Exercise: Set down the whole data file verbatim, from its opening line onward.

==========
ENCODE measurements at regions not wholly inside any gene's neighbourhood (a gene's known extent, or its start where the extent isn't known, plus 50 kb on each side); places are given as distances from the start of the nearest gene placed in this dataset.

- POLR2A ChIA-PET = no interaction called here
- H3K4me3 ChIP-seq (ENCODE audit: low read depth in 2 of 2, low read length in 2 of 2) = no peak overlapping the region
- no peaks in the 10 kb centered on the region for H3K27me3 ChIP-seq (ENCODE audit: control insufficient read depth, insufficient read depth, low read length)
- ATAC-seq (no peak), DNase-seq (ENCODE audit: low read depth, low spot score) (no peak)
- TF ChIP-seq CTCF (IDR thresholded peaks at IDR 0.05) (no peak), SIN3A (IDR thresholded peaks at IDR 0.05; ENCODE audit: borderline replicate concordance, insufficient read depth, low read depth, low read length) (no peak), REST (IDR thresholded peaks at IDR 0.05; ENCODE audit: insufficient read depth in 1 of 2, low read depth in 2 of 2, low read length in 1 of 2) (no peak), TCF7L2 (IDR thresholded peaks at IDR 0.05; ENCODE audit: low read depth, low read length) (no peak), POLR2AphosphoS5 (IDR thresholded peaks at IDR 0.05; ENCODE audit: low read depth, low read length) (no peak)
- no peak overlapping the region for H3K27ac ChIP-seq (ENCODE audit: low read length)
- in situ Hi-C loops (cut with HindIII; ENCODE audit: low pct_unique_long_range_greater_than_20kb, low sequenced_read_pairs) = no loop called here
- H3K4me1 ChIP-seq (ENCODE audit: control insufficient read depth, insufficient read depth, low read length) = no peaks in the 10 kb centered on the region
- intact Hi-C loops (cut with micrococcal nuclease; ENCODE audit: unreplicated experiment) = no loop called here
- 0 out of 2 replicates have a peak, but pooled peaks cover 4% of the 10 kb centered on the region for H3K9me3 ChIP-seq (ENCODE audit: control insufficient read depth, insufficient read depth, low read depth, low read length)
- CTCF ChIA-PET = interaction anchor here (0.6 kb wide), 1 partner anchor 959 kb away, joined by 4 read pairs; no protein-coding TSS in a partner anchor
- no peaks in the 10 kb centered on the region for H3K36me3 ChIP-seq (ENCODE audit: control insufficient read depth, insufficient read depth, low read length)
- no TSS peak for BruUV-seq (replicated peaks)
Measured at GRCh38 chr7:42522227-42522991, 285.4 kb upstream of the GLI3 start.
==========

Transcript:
ENCODE measurements at regions not wholly inside any gene's neighbourhood (a gene's known extent, or its start where the extent isn't known, plus 50 kb on each side); places are given as distances from the start of the nearest gene placed in this dataset.

- POLR2A ChIA-PET = no interaction called here
- H3K4me3 ChIP-seq (ENCODE audit: low read depth in 2 of 2, low read length in 2 of 2) = no peak overlapping the region
- no peaks in the 10 kb centered on the region for H3K27me3 ChIP-seq (ENCODE audit: control insufficient read depth, insufficient read depth, low read length)
- ATAC-seq (no peak), DNase-seq (ENCODE audit: low read depth, low spot score) (no peak)
- TF ChIP-seq CTCF (IDR thresholded peaks at IDR 0.05) (no peak), SIN3A (IDR thresholded peaks at IDR 0.05; ENCODE audit: borderline replicate concordance, insufficient read depth, low read depth, low read length) (no peak), REST (IDR thresholded peaks at IDR 0.05; ENCODE audit: insufficient read depth in 1 of 2, low read depth in 2 of 2, low read length in 1 of 2) (no peak), TCF7L2 (IDR thresholded peaks at IDR 0.05; ENCODE audit: low read depth, low read length) (no peak), POLR2AphosphoS5 (IDR thresholded peaks at IDR 0.05; ENCODE audit: low read depth, low read length) (no peak)
- no peak overlapping the region for H3K27ac ChIP-seq (ENCODE audit: low read length)
- in situ Hi-C loops (cut with HindIII; ENCODE audit: low pct_unique_long_range_greater_than_20kb, low sequenced_read_pairs) = no loop called here
- H3K4me1 ChIP-seq (ENCODE audit: control insufficient read depth, insufficient read depth, low read length) = no peaks in the 10 kb centered on the region
- intact Hi-C loops (cut with micrococcal nuclease; ENCODE audit: unreplicated experiment) = no loop called here
- 0 out of 2 replicates have a peak, but pooled peaks cover 4% of the 10 kb centered on the region for H3K9me3 ChIP-seq (ENCODE audit: control insufficient read depth, insufficient read depth, low read depth, low read length)
- CTCF ChIA-PET = interaction anchor here (0.6 kb wide), 1 partner anchor 959 kb away, joined by 4 read pairs; no protein-coding TSS in a partner anchor
- no peaks in the 10 kb centered on the region for H3K36me3 ChIP-seq (ENCODE audit: control insufficient read depth, insufficient read depth, low read length)
- no TSS peak for BruUV-seq (replicated peaks)
Measured at GRCh38 chr7:42522227-42522991, 285.4 kb upstream of the GLI3 start.